Texan Raises Concern Over Popular Medical Device

Texan Raises Concern Over Popular Medical DeviceAfter Hal Samples underwent a procedure in which a piece of plastic mesh was implanted in his abdomen to help correct a hernia, years later the Dallas, Texas artist says the pain of the procedure still lingers, ABC affiliate WFAA reports.

"It can be a bend-over pain, where it will be a sharp stab," Samples said of the pain he feels daily.

Surgical mesh, which was used to treat Samples' hernia, is a synthetic material used in medical procedures. The device is manufactured by several companies around the country, and is commonly used to correct hernia, pelvic prolapse and urinary incontinence. In 2010, about 67,000 women received the product for bladder-related reasons, according to advocacy group Public Citizen.

But growing concern over the devices has caused the Food and Drug Administration and Public Citizen to speak out against the use of surgical mesh.

In the last six years, the FDA has reported complaints from hundreds of people claiming permanent injuries occurred after having surgical mesh implanted, leading the agency to issue a warning in 2011 about the allegedly adverse reactions associated with the device.

According to the FDA, all hernia patients should ask their surgeon about the pros and cons of surgical mesh, as thousands of hernia repair operations occur each year without the use of the material, and result in patients recovering quickly and fully.

Dr. Brian Feagins, a Texas Health Dallas urologist, says that while the mesh is a good product when administered properly, many doctors may see it as an easy, quick-fix for bladder and hernia conditions from which they can profit.

"Because this is so easy, at least on an outward appearance, I think there are a lot of physicians that maybe otherwise wouldn't be doing these operations, [are] doing them," Feagins said. "And that may be where part of the problem comes in."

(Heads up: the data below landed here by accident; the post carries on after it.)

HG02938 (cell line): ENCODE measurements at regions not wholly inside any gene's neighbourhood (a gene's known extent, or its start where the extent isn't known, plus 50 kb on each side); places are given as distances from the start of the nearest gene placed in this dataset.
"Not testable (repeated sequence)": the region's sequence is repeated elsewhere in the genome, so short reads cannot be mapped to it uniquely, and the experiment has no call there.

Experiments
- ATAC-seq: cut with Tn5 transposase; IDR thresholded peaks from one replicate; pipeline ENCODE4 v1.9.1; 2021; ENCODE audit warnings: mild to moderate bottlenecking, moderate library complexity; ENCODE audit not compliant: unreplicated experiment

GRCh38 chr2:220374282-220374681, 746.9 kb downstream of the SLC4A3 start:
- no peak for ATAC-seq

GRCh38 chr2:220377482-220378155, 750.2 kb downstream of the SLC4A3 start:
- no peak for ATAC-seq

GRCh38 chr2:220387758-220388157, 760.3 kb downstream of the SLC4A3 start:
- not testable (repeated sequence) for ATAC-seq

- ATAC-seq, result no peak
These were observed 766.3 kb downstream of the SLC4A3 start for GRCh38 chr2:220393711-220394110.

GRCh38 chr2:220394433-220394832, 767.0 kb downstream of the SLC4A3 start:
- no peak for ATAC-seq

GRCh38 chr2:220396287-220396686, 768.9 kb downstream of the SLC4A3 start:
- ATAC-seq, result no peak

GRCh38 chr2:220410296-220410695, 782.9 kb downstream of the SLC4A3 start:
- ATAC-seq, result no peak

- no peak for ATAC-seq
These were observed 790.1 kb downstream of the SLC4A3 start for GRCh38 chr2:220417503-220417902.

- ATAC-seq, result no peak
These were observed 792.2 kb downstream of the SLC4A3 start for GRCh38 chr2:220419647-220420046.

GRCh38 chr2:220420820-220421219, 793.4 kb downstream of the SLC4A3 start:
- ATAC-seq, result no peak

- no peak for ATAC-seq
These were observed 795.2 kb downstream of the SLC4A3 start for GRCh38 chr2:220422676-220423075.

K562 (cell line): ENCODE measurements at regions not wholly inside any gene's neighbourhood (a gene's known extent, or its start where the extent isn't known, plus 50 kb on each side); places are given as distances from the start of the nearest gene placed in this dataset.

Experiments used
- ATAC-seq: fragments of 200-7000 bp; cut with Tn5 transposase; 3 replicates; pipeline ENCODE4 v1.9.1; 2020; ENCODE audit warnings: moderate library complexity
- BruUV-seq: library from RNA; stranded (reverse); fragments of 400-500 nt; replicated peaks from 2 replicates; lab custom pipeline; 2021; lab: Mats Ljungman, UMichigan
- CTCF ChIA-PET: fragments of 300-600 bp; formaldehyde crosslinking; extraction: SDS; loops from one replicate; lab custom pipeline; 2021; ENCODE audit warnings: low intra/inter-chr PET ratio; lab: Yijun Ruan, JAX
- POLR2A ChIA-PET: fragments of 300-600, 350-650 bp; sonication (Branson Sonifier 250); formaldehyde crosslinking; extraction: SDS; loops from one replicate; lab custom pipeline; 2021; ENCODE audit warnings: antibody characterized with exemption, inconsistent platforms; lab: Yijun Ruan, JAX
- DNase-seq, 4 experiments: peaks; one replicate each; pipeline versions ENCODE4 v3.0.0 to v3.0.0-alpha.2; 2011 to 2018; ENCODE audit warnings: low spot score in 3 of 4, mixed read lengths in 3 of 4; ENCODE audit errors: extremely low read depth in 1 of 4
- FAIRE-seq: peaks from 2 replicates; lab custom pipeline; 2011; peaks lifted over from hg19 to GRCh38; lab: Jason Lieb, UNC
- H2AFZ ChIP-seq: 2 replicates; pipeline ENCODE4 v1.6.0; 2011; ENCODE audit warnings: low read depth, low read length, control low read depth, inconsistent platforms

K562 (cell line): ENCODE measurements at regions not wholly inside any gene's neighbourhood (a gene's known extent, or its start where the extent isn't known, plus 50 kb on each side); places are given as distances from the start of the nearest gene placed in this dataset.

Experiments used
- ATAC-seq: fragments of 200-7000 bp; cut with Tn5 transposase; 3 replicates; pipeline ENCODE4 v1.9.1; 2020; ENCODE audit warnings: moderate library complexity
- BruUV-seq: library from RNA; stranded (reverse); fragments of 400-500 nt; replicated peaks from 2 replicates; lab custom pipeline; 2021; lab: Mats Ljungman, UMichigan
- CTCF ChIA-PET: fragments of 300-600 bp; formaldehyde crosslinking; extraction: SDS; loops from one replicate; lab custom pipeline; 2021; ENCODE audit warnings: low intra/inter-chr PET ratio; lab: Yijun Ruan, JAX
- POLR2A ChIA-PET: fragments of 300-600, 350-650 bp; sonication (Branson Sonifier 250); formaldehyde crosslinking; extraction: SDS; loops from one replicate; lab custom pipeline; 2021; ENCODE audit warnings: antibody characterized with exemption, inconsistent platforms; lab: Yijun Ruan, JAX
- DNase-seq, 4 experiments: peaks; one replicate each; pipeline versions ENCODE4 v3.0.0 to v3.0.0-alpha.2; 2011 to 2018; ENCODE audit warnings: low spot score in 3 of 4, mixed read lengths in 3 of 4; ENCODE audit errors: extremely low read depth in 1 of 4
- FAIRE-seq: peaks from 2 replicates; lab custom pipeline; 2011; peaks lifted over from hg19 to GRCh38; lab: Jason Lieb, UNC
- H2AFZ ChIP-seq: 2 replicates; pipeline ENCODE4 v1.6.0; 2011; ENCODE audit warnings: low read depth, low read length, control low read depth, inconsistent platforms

Samples told the news provider that prior to receiving the treatment, he was never consulted about the possible adverse effects of having the product implanted in his gut. Since the procedure, he has spent thousands of dollars in medical bills while trying to convince doctors the pain he was feeling was real.

After learning about one doctor who specialized in removing the allegedly painful mesh, Samples made the trip out to Las Vegas to receive the treatment from Dr. Kevin Peterson.

Peterson, who performs surgeries most other doctors steer clear of, told the news source he has seen several patients that suffered with severe pains for years. Many times, he says, they seek treatment from multiple doctors, surgeons, pain specialists and even psychiatrists, only to find medical health professionals allegedly reluctant to acknowledge any problem.

The doctor also believes patients should be better warned about the dangers of such medical devices.

"My interest is to help illuminate that this is a problem that is generally by the medical community, denied," he stated. "I think that patients should be advised [of] the risks of developing severe, chronic pain when mesh is used to repair hernia. I also think that patients should be advised that there are alternatives to using mesh."

Samples' mesh has since been removed, after Peterson found that the mesh had joined to his abdominal wall, wrapping tightly around the blood supply to his groin. Now, Samples supports Public Citizen's demand for an immediate recall of the potentially defective medical device.

"The journey that I've been on in search to get help has fractured my belief in the system," he said. "And I know that I'm not alone. That there's a couple million people that have the same device. They may not speak out."